Julia Groß, Hartmut Blank, Ute J. Bayen
Clinical Psychological Science
First published date: August-07-2017
People tend to be biased by outcome knowledge when looking back on events. This phenomenon is known as hindsight bias. Clinical intuition and theoretical accounts of affect-regulatory functions of hindsight bias suggest a link between hindsight bias and depression, but empirical evidence is scarce. In two experiments, participants with varying levels of depressive symptoms imagined themselves in everyday scenarios that ended positively or negatively and completed hindsight and affect measures. Participants with higher levels of depression judged negative outcomes, but not positive outcomes, as more foreseeable and more inevitable in hindsight. For negative outcomes, they also misremembered prior expectations as more negative than they initially were. This memory hindsight bias was accompanied by disappointment, suggesting a relation to affect-regulatory malfunction. We propose that “depressive hindsight bias” indicates a negative schema of the past and that it sustains negative biases in depression.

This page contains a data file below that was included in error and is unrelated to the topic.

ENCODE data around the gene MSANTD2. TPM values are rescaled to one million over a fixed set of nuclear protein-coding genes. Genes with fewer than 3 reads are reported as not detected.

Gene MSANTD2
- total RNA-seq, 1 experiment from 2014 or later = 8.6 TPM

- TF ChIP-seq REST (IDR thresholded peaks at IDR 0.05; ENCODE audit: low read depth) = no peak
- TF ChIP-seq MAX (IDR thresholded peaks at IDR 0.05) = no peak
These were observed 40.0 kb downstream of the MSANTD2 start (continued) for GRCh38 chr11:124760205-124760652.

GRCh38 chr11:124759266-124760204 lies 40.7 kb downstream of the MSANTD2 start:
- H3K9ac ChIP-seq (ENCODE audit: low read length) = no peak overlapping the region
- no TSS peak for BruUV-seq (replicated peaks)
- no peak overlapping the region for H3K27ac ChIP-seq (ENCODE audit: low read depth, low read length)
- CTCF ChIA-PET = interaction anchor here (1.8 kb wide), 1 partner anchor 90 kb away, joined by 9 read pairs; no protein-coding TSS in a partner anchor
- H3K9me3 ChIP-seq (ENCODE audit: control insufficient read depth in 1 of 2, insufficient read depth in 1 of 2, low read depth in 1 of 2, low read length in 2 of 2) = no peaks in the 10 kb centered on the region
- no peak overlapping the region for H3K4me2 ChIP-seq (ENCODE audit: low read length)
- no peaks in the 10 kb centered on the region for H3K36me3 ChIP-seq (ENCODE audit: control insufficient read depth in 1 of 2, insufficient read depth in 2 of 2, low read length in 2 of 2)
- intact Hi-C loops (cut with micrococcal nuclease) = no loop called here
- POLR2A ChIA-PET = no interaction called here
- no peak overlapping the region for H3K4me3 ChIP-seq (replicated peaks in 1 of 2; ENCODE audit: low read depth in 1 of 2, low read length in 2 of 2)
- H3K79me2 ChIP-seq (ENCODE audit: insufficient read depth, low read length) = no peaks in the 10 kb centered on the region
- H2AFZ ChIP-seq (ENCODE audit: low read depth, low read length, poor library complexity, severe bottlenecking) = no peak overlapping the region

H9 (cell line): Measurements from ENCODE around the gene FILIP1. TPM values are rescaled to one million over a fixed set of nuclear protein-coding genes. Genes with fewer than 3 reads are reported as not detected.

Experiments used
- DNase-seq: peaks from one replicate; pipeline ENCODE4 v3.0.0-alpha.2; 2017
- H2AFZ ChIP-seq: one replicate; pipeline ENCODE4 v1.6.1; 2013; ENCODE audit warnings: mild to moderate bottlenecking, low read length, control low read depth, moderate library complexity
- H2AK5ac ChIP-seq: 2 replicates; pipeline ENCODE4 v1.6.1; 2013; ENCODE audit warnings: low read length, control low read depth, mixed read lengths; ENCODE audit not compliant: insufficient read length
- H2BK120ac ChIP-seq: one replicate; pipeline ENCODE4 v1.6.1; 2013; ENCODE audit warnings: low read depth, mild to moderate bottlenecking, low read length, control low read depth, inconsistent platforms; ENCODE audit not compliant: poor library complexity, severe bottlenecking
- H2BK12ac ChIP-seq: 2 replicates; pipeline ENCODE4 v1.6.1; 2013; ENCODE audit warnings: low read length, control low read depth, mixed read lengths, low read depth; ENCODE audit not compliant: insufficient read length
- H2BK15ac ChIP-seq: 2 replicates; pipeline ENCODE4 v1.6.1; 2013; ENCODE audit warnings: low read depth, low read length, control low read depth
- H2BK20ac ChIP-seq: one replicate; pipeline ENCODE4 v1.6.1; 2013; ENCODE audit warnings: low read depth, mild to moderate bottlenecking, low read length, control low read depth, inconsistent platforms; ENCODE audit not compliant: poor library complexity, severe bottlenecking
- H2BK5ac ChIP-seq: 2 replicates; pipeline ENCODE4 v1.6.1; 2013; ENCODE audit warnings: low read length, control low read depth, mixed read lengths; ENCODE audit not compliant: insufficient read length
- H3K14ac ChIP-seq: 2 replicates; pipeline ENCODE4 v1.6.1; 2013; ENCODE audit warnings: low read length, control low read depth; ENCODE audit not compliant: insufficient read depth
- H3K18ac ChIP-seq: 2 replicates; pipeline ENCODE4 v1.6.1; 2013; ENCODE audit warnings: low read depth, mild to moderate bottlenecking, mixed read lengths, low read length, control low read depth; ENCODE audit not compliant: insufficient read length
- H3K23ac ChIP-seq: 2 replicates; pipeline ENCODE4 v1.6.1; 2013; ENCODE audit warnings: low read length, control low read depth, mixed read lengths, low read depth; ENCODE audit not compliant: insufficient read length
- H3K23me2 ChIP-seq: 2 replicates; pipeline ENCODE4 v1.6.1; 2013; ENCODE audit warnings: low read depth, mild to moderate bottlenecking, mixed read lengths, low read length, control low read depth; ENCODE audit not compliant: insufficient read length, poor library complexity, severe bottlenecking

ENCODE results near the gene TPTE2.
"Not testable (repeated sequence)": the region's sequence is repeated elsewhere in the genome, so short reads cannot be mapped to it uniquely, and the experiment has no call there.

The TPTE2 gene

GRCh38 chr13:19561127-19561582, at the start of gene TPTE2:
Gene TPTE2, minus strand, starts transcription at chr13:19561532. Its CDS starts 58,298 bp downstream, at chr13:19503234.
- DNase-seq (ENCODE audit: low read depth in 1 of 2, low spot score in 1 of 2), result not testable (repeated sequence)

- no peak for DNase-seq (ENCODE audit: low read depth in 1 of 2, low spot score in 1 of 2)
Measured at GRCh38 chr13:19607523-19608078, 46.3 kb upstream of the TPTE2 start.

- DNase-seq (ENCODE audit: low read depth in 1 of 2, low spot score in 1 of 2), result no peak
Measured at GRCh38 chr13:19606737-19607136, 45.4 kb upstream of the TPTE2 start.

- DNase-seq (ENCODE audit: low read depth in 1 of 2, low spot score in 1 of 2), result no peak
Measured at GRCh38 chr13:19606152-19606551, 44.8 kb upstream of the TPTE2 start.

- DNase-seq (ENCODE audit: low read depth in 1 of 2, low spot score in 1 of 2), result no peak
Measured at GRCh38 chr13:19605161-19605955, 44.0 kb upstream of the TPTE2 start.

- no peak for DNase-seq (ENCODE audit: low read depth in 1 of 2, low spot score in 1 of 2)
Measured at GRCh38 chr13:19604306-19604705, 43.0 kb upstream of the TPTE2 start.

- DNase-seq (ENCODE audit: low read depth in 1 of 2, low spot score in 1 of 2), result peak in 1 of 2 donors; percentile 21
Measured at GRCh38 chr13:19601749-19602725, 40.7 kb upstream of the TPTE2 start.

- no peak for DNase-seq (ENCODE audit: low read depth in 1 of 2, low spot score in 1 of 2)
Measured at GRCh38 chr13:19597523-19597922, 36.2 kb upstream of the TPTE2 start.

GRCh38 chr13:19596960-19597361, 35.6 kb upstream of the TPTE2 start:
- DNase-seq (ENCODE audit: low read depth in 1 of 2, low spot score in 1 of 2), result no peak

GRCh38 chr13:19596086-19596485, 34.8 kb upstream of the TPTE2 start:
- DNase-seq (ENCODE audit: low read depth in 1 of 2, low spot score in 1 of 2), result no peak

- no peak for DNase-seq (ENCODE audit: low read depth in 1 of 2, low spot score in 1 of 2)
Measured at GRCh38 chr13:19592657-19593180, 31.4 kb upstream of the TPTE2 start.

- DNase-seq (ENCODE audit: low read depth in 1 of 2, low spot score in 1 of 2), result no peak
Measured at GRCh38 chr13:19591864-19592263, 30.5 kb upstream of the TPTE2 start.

The research is here.